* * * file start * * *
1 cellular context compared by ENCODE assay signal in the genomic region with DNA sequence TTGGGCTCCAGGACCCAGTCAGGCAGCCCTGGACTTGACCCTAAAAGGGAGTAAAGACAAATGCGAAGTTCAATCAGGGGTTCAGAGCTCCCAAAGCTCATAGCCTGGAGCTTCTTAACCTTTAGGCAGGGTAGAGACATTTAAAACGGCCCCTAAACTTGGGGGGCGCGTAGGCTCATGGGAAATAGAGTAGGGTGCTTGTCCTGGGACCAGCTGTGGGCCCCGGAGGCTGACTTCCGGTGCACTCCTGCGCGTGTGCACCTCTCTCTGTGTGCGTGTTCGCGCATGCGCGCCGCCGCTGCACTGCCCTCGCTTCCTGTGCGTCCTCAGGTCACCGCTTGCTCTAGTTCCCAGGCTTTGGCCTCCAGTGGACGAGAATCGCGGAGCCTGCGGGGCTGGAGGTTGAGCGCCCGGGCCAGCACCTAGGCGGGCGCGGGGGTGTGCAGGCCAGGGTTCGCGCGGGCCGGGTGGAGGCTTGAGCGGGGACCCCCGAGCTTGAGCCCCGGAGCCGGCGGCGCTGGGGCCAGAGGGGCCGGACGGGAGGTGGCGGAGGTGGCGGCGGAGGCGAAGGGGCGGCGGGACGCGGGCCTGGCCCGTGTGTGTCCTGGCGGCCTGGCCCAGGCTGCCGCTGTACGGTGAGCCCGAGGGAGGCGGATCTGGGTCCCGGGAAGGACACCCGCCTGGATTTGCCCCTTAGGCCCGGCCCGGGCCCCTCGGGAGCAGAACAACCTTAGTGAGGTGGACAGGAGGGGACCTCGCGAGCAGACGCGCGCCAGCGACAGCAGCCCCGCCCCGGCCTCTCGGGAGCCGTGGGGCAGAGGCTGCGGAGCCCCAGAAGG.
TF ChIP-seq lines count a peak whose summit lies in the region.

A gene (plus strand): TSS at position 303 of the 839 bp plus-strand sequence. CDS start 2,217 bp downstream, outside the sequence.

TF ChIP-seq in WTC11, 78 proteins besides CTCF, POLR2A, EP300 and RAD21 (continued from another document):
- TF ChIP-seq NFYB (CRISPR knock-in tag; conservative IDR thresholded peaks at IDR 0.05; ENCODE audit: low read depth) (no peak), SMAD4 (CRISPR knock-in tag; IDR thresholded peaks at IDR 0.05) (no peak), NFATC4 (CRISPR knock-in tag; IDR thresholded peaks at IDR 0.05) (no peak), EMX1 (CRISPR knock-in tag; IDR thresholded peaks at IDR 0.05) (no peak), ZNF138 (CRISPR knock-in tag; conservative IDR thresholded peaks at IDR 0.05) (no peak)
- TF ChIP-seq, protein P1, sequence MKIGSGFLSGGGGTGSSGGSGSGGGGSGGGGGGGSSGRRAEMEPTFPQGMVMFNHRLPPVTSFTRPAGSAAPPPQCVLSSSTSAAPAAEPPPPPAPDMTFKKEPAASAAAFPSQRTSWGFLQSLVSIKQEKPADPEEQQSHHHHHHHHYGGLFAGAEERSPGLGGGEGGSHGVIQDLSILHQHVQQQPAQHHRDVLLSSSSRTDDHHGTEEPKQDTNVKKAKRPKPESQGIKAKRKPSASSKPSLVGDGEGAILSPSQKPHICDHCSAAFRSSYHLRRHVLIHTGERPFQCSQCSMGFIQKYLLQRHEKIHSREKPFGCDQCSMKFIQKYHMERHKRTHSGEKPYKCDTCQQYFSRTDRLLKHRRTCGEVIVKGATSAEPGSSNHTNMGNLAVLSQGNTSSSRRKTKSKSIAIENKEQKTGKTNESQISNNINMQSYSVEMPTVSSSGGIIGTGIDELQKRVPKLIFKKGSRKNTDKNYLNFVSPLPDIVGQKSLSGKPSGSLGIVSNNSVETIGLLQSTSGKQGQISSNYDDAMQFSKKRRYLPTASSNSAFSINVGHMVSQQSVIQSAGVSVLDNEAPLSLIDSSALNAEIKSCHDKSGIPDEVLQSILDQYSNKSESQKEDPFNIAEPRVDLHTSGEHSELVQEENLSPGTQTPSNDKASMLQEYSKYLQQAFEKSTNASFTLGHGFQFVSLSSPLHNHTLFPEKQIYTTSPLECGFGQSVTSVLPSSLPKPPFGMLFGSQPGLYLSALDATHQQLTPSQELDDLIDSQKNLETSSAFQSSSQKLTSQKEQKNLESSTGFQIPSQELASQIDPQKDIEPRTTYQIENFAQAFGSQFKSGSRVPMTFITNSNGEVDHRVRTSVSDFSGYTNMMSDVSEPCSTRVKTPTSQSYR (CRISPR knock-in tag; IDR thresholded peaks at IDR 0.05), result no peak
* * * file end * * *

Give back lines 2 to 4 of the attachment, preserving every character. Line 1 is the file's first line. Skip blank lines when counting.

TF ChIP-seq lines count a peak whose summit lies in the region.

A gene (plus strand): TSS at position 303 of the 839 bp plus-strand sequence. CDS start 2,217 bp downstream, outside the sequence.

TF ChIP-seq in WTC11, 78 proteins besides CTCF, POLR2A, EP300 and RAD21 (continued from another document):